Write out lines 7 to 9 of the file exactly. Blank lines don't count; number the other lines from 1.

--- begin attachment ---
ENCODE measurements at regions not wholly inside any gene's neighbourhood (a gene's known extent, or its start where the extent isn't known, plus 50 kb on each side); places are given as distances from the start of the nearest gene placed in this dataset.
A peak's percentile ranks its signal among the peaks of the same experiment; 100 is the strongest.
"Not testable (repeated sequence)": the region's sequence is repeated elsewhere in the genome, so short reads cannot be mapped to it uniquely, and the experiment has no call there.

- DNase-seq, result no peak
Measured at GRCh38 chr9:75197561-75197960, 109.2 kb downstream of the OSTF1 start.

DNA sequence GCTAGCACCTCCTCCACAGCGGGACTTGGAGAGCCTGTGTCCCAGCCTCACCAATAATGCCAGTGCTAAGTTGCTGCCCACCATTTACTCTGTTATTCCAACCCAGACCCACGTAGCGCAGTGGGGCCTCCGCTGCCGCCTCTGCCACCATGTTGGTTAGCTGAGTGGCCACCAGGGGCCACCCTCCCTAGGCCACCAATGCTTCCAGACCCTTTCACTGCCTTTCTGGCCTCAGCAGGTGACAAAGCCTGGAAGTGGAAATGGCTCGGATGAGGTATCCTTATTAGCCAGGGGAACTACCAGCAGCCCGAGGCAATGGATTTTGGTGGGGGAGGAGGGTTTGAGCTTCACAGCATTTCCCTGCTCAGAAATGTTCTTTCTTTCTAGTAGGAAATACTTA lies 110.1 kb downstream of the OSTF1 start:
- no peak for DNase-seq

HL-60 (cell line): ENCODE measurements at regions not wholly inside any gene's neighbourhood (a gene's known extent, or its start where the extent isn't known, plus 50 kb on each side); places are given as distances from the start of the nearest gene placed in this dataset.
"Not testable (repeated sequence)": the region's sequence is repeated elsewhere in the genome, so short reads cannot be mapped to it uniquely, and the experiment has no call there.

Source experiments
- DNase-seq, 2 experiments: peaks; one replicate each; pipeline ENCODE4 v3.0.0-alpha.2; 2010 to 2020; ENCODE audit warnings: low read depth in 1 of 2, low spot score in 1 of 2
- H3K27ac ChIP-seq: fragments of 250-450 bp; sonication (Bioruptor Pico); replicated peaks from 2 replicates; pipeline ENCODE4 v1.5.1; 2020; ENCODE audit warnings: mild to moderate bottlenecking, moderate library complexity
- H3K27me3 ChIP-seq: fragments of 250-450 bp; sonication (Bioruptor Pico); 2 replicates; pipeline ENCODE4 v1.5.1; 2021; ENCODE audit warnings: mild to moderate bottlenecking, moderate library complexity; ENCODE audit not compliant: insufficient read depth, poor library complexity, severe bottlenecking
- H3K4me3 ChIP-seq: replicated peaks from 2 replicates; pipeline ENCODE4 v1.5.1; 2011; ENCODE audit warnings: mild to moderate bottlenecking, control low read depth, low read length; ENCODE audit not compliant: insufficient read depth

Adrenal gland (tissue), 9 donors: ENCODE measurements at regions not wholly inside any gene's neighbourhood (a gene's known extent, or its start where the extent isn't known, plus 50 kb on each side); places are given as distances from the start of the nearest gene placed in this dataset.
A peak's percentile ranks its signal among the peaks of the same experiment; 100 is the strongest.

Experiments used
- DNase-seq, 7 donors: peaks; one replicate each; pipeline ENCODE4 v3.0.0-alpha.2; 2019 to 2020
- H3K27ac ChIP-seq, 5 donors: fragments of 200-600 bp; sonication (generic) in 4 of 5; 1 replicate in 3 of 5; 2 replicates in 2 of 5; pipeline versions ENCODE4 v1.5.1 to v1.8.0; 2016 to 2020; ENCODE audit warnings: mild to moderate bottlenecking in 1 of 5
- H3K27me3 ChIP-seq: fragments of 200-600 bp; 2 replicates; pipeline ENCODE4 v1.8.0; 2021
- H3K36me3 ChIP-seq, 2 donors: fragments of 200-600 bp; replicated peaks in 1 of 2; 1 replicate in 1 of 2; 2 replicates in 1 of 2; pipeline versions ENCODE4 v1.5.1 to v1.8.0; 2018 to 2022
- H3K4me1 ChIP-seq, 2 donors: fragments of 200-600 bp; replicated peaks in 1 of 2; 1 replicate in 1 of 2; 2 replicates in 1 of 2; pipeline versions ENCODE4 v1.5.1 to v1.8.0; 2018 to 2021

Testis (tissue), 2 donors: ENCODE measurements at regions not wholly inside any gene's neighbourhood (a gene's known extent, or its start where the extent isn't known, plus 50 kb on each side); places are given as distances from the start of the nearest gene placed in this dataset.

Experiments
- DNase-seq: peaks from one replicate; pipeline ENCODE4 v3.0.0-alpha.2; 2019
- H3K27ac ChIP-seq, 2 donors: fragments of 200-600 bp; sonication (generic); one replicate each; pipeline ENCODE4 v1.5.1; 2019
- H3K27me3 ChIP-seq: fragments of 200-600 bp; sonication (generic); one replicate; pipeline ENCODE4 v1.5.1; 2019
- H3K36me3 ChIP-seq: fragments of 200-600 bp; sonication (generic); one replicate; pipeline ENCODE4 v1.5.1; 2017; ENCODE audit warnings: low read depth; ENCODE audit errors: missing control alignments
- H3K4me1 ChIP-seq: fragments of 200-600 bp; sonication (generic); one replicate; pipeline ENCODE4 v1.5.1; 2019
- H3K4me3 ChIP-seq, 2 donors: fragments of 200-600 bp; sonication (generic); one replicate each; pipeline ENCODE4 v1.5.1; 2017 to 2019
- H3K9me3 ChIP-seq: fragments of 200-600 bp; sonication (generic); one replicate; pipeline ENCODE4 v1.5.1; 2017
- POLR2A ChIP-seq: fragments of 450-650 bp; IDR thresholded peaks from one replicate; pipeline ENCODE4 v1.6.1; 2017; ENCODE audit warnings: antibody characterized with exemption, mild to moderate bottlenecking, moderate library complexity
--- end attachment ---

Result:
- no peak for DNase-seq

HL-60 (cell line): ENCODE measurements at regions not wholly inside any gene's neighbourhood (a gene's known extent, or its start where the extent isn't known, plus 50 kb on each side); places are given as distances from the start of the nearest gene placed in this dataset.
"Not testable (repeated sequence)": the region's sequence is repeated elsewhere in the genome, so short reads cannot be mapped to it uniquely, and the experiment has no call there.